February 27, 2004

Gore recognized; Imaging Institute reaches next level

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Dr. John Gore, director of the Vanderbilt Institute of Imaging Science, has received the top honor in his field of magnetic resonance imaging. Gore, who came to Vanderbilt in 2002 from Yale University, is developing a transinstitutional research program that recently received two major government grants. Photo by Dana Johnson

Gore recognized; Imaging Institute reaches next level

He was there for its birth, there for its major first steps, and there for its progress thus far. Now, John Gore, Ph.D., director of the Vanderbilt University Institute of Imaging Science, is being recognized for his impact on the life of magnetic resonance imaging (MRI).

Gore has been awarded the Gold Medal of the International Society for Magnetic Resonance in Medicine, the highest honor from the leading organization in the field.

“It’s an honor to be nominated and recognized by my peers,” Gore said. “I’m accepting this award with the knowledge that it also honors all of those who have worked with me and who have contributed their efforts over the years.”

The Gold Medal is awarded to those who have made major research contributions to the field of magnetic resonance in medicine, biology and related fields. Gore will be presented with the award in Kyoto, Japan on May 17 at the Society’s annual meeting.

“Dr. Gore has made numerous contributions to the field of MRI over the past decades, both as a principal investigator as well as a mentor for junior faculty and students. I can think of no one more deserving to be this year’s recipient of the ISMRM Gold Medal,” said Dr. Martin Sandler, Carol D. and Henry P. Pendergrass professor and chair of Radiology and Radiological Sciences.

Since the inception of MRI in the late 1970s, Gore has been a fundamental force in the advancement of the science. Gore was the physicist in charge and helped design the first human system installed in a clinical setting, at Hammersmith Hospital, London. He also performed the first MRI studies to show the effects of particular white matter diseases, and the first studies to exploit MRI contrast agents, using dyes in living animals and showing their imaging effects. Gore also has been developing and understanding methods of functional MRI (fMRI) for more than 10 years.

Gore continues to push the frontiers of MRI. After 20 years on the faculty at Yale University, Gore joined the faculty at Vanderbilt as the director of the new Institute of Imaging Science in July 2002, bringing a team of more than a dozen former Yale scientists with him. The transinstitutional initiative brings together engineers and scientists whose interests span the spectrum of imaging research.

Since its formation, the Institute of Imaging Science has made good progress, according to Gore.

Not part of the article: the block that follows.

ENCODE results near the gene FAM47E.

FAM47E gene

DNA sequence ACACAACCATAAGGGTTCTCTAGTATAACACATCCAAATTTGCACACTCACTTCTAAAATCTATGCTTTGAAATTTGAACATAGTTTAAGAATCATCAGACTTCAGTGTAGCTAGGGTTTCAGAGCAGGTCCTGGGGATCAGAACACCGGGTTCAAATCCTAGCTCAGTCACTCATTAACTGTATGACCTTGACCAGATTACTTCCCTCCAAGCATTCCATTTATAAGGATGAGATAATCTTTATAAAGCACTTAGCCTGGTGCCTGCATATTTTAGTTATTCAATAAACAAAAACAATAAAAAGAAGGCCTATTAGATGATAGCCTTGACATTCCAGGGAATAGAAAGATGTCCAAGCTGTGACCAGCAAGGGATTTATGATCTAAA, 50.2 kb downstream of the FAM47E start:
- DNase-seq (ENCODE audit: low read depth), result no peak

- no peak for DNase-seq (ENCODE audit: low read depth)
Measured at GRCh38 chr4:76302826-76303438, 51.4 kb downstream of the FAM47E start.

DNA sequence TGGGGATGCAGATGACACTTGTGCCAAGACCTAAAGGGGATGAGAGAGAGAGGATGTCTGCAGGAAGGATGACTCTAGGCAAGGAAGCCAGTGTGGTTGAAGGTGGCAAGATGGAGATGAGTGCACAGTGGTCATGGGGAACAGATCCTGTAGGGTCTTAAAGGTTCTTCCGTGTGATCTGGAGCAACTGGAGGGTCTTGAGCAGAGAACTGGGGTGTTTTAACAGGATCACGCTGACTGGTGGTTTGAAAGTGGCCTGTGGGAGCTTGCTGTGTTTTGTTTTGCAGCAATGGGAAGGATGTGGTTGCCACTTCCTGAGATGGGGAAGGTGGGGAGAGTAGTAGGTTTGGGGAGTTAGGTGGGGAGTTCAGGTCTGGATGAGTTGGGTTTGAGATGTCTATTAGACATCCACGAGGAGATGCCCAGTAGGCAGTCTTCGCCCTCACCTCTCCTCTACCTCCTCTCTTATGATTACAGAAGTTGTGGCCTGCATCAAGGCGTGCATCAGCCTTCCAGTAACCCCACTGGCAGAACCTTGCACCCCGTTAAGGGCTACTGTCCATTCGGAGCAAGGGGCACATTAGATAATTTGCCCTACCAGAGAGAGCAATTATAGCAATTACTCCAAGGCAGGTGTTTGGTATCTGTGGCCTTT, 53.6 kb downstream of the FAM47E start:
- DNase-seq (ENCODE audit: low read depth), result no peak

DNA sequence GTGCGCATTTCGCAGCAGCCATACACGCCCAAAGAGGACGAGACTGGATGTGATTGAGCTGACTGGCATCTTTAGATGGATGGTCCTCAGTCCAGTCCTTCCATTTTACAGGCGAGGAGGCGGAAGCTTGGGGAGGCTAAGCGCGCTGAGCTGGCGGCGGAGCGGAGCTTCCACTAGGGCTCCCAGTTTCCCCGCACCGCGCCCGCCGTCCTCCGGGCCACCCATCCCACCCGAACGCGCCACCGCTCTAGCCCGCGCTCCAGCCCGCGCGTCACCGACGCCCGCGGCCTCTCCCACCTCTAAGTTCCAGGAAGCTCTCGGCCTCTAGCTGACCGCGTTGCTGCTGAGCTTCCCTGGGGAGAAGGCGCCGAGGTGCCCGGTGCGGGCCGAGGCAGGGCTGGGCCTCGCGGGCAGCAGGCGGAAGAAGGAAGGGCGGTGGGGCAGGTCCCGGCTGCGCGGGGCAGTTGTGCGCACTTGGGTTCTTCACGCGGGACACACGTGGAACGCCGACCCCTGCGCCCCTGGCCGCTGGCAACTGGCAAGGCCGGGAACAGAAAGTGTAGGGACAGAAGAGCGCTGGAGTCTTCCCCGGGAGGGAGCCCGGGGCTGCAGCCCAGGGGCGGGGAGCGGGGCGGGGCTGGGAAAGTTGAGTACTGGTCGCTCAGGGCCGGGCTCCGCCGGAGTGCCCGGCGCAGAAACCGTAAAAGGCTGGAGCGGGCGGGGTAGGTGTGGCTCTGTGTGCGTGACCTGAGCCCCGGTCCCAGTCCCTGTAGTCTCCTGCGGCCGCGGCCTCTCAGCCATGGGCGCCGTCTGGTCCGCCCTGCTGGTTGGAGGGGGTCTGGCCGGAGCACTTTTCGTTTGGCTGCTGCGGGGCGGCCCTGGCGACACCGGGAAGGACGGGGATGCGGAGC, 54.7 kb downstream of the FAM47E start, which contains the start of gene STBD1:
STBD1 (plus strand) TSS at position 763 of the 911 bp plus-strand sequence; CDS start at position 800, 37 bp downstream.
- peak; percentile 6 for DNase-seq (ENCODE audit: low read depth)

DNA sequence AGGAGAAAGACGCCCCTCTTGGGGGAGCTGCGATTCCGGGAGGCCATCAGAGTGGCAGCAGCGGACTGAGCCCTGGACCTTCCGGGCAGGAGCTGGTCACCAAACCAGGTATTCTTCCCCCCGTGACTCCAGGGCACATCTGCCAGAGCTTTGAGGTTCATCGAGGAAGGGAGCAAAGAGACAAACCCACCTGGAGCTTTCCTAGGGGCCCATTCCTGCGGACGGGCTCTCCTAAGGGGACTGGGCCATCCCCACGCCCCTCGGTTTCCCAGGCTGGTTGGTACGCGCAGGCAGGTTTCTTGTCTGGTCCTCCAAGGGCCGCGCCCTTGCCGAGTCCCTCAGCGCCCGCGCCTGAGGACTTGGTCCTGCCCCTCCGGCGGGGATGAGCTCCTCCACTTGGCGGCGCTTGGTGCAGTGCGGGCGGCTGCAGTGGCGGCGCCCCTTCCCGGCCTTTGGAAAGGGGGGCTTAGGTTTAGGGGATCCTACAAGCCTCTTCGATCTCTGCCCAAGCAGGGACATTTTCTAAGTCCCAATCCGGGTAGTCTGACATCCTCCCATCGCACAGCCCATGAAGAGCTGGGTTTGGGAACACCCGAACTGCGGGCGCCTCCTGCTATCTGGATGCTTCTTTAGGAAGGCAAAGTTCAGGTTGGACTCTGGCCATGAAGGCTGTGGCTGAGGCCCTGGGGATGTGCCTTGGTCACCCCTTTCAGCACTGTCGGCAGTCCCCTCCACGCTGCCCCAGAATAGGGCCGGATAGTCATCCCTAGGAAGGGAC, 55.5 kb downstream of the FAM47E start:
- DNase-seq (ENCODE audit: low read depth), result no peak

“We’ve gradually developed a structure and grown, building up our core staff and forming collaborative relationships,” he said. “We’re advancing the basic science of medical imaging and working with others on clinical research goals.”

The institute has been recognized for its transinstitutional approach to imaging. It recently received a $4 million National Center for Research Resources (NCRR) building construction grant to create a space that will bring the currently separate elements of the institute together under one roof.

The new space will also house a major new piece of equipment that’s expected to arrive in two years—a 7 tesla human MRI scanner. A tesla is a unit of magnetic field strength. One tesla is roughly 20,000 times the strength of the magnetic field of the earth.

“While most clinical MRI systems now are 1.5 tesla, this stronger system will allow for new kinds of measurement and higher quality imaging,” Gore said.

Gore and his team have already opened the Center for Small Animal Imaging. Housed in F-1200 MCN, the facility provides various imaging resources for studying small animals, such as MRI, X-ray CT, optical and nuclear imaging techniques.

The institute has also received a National Institutes of Health (NIH) Institutional Training Program grant that will help the researchers take advantage of the expanded facilities and additional equipment.

“The grant will allow us to recruit eight new fellows—biologists, physicists, and engineers—and train them to use MRI in new ways,” Gore said. “It’s one of the first institutional training grants awarded by the National Institute of Biomedical Imaging and Bioengineering, and it will allow us to expand our collaborative efforts.”

The researchers are also pursuing collaborations with other investigators on campus. The NIH grant will allow Gore to recruit fellows who could work on collaborative projects.

“For example, if we are teaming up with an investigator to study brain tumors, we’ll work to recruit a fellow who’s interested in both oncology and learning to use MRI,” Gore said. “The fellow could then work in both labs.

“We want other researchers to come and talk to us about the possible role of imaging in their research,” Gore said. “If we can organize various imaging efforts and maintain scientific productivity, we will challenge the very best places in the world.”